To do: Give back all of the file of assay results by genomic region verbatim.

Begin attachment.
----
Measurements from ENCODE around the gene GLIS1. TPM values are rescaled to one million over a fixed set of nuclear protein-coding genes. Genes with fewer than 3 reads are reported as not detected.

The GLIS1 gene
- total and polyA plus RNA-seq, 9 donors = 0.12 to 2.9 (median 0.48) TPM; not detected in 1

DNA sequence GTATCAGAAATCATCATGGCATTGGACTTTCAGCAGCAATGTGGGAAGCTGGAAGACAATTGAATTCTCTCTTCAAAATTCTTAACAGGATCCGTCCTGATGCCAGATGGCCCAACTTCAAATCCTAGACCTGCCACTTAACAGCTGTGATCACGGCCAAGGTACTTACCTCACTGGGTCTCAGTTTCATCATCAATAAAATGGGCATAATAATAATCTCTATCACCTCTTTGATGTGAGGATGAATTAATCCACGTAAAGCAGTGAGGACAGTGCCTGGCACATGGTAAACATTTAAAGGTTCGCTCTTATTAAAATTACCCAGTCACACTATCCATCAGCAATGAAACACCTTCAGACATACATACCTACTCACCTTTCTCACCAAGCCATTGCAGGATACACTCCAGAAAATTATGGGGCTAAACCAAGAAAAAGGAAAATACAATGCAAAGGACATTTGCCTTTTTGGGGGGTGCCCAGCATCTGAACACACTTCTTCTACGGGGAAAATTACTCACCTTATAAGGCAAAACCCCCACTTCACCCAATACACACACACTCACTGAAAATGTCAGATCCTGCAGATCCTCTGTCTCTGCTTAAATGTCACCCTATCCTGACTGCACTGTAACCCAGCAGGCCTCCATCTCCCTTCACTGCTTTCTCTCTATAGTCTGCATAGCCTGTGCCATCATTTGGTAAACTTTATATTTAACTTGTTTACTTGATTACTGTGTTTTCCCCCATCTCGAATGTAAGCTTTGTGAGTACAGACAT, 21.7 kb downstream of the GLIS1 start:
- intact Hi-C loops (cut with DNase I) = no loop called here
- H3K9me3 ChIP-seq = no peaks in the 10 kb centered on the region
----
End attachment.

Measurements from ENCODE around the gene GLIS1. TPM values are rescaled to one million over a fixed set of nuclear protein-coding genes. Genes with fewer than 3 reads are reported as not detected.

The GLIS1 gene
- total and polyA plus RNA-seq, 9 donors = 0.12 to 2.9 (median 0.48) TPM; not detected in 1

DNA sequence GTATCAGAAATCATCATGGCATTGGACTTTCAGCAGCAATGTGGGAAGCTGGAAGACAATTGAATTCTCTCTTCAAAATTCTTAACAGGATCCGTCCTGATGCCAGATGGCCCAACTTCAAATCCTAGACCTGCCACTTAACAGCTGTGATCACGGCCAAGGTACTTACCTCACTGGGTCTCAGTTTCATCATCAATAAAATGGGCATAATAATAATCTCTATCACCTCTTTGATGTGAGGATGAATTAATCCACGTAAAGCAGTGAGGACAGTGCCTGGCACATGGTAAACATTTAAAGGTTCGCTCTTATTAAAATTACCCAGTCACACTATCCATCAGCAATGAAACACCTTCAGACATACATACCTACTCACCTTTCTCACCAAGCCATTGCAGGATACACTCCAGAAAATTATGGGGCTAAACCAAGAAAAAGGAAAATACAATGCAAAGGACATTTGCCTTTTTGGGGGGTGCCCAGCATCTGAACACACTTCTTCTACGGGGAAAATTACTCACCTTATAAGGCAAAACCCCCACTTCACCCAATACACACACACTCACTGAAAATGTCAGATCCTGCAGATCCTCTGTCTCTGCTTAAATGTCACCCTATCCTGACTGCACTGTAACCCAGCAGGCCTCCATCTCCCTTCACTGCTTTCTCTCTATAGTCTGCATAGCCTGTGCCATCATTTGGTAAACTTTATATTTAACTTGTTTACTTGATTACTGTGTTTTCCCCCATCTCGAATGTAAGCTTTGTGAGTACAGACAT, 21.7 kb downstream of the GLIS1 start:
- intact Hi-C loops (cut with DNase I) = no loop called here
- H3K9me3 ChIP-seq = no peaks in the 10 kb centered on the region